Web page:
Technology has had a powerful impact on travel. Tourism was one of the early industries to be transformed by the Internet as it first became a major information source and next as a major channel of distribution with half of travel in the United States now booked online. The Internet has gone on to become pervasive in all areas of tourism marketing. Internet marketing is also called i-marketing, web marketing, online marketing and e-marketing. The Internet provides the same capabilities found in direct mail and telemarketing; it provides a new communications medium that can provide interaction with customers. It has the ability to deliver a rich multimedia message 24 hours a day, seven days a week, 365 days a year.
Social media has great potential to impact travel. Currently there are success stories and failure stories, so time will tell how social media will evolve in regard to travel.
Climate change is a major concern of the tourism industry. It can impact our ski industry, raise ocean levels and create temperatures that threaten the success of the tourism sector.
3. Colorado broke a record in 2010 for tourist visits (55.1 million) despite the economy. What are key issues that can make or break a tourism season?
Key issues for tourism are people, with income, and a willingness to spend on travel. Thus, the economy, the weather, a state tourism office with a competitive promotion budget, a supportive legislature, dynamic tourism leaders and an attractive destination are all key. In 1993, Colorado actually eliminated its tourism office and Colorado became a case study on how not to do tourism promotion and what happens when state tourism promotion stops. Longwoods research firm in Toronto, Canada, researched the situation and reported Colorado lost roughly $4.3 billion when it lacked a tourism office. There is no question that more money equals more tourists. It is necessary for the state to be competitive with other states and keep the Colorado name in vacation planners’ minds. When Colorado stopped promoting, we shifted from being a national market to a regional market. The current Colorado Tourism Office (CTO) has done a good job in making us a national market again.
4. What are some of your favorite achievements or research?
Achievements I am proudest of include: Chairing the Building Equipment Committee in the ’60s, purchasing almost all the equipment in the building and supervising the move into the building in January 1970; serving as director of the Business Research Division and making it a profit center that contributed more than $2 million to the college research and travel programs during my directorship; conducting three of the college’s AACSB accreditations, and three of the college’s program reviews; founding and launching the “Journal of Travel Research” in 1972; helping establish the Colorado Tourism Board in 1983; serving as president of the Travel and Tourism Research Association in 1974 and later receiving their lifetime achievement award and serving as president of the Association for University Business and Economic Research in 1975; receiving the Colorado Tourism Board’s Individual Tourism Achievement Award (1990) and being inducted into the Travel Industry Association of America Hall of Leaders (1992); negotiating an agreement with Sage Publications in 1998 that led to the transfer of the “Journal of Travel Research,” “Journal of Marketing Education” and “Journal of Macromarketing” to them, which resulted in a $450,000 contribution plus royalties for 10 years to the foundation to endow the Center for the Study of the Colorado Economy; and conducting ski research.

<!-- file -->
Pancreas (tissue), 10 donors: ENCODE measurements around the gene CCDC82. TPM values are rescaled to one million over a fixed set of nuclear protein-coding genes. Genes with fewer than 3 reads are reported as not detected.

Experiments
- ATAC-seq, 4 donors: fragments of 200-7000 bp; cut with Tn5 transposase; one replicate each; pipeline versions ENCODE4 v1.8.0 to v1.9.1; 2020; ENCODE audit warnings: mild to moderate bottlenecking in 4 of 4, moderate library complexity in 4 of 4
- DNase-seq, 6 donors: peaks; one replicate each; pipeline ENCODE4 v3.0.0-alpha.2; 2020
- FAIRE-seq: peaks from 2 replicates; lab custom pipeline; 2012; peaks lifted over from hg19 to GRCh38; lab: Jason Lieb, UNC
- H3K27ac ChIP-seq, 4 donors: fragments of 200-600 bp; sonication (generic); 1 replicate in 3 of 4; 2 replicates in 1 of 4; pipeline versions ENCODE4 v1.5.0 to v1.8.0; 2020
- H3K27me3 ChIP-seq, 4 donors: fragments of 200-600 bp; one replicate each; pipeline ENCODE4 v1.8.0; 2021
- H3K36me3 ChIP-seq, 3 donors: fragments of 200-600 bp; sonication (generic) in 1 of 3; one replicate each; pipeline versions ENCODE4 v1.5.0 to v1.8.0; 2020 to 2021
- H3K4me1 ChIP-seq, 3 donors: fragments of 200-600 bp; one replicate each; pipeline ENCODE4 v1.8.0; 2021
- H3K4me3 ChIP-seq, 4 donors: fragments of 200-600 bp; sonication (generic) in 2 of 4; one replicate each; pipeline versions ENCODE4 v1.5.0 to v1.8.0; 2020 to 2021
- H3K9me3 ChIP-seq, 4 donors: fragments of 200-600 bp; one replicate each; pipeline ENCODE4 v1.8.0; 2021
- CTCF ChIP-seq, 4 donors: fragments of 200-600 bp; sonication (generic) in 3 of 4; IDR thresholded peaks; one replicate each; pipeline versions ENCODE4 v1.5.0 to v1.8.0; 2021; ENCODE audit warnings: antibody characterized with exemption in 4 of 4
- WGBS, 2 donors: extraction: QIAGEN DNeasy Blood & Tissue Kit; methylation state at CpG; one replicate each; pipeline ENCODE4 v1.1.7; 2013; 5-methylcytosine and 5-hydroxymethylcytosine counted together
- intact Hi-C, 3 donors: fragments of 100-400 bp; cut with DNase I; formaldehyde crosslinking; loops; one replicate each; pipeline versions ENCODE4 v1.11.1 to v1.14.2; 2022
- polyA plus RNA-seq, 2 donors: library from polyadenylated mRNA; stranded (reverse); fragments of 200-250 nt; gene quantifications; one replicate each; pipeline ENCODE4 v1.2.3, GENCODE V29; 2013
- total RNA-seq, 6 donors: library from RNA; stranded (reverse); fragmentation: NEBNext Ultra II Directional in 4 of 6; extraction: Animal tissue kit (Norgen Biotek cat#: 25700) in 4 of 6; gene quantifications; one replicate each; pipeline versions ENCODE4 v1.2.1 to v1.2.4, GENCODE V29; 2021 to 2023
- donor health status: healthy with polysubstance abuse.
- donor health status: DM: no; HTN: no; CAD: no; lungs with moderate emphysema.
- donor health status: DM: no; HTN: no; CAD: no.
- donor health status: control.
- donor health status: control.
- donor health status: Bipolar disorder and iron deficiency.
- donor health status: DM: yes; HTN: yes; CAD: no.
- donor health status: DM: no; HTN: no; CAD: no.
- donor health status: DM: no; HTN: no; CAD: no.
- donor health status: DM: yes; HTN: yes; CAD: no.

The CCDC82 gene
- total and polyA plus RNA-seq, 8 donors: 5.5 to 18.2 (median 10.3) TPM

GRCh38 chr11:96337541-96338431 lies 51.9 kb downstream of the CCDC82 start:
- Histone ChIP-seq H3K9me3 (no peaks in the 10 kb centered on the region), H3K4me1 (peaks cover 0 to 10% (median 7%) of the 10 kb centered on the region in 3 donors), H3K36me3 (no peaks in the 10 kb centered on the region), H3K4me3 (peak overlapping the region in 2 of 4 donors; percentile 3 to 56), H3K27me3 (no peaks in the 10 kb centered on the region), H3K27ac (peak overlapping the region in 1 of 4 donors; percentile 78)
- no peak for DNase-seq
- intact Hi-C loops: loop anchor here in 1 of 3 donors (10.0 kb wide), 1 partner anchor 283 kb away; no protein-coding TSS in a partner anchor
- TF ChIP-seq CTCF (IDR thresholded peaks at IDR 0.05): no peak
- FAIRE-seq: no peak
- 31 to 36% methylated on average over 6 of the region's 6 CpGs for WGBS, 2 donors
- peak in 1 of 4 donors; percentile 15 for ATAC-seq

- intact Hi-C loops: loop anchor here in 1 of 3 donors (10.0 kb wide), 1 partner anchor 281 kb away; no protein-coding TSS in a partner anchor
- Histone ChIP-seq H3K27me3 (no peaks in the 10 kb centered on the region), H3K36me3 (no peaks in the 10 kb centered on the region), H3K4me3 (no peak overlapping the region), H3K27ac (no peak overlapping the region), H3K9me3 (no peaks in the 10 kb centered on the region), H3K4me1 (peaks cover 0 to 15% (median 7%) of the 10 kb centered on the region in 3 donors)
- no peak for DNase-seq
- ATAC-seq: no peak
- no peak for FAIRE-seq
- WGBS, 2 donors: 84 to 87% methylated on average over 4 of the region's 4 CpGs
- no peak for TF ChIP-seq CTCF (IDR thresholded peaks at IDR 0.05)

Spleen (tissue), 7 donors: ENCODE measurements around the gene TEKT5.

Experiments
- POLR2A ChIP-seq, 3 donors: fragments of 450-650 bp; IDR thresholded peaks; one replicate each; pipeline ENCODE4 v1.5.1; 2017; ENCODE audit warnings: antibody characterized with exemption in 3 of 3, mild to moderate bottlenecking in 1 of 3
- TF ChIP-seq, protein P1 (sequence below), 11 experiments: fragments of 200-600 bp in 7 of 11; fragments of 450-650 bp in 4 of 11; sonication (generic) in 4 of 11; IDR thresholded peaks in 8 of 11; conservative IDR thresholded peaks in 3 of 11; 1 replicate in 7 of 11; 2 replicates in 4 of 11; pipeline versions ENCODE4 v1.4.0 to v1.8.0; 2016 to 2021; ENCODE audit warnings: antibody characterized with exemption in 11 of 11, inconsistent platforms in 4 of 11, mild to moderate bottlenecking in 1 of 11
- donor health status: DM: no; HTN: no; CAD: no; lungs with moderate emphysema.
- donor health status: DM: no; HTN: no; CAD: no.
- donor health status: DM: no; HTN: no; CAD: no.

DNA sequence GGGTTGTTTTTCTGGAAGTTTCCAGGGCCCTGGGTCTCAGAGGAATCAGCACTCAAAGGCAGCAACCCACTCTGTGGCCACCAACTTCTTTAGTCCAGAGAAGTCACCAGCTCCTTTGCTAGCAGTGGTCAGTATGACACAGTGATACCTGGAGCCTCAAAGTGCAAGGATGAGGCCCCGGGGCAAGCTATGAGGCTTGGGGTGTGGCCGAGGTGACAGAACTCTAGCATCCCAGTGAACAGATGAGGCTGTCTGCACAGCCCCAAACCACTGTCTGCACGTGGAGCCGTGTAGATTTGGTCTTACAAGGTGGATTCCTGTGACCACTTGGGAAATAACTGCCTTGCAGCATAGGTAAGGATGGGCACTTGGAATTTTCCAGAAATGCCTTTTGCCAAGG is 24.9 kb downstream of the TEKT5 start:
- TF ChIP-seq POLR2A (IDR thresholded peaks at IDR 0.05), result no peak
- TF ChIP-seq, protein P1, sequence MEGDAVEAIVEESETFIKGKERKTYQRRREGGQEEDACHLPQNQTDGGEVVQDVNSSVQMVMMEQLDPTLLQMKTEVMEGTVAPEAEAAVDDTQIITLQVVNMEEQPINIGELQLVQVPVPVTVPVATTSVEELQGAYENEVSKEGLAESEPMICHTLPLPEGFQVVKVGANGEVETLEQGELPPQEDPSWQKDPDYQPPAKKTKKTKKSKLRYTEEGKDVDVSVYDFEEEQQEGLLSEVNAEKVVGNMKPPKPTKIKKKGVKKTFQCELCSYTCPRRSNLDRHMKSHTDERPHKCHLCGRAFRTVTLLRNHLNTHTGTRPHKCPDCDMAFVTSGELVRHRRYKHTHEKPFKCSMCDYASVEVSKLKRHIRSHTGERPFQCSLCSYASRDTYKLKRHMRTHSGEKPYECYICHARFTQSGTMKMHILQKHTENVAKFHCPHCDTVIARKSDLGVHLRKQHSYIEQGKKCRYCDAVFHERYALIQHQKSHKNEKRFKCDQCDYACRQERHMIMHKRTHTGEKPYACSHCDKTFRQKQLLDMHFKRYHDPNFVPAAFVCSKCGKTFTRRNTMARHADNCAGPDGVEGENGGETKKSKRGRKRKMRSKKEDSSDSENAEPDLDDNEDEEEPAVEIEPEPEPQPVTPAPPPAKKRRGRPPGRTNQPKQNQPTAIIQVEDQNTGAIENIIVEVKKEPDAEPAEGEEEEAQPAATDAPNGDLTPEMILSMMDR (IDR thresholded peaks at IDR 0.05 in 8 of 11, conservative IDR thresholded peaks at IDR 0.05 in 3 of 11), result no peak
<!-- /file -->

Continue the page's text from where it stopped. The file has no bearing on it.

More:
5. Are you a tourist? Do you love to travel? What are some of your favorite places to visit and why?
Yes, yes, yes! I do love to travel. Asking about favorite places to visit is a little like asking who is your favorite child. Australia, London, Paris, Munich, Vienna and Turkey are all favorite places. Everywhere we have gone we have had great travel experiences whether it has been the U.S., Canada, Europe or Asia. I would like to return to every place I have traveled.
Cover photo by Casey A. Cass/University of Colorado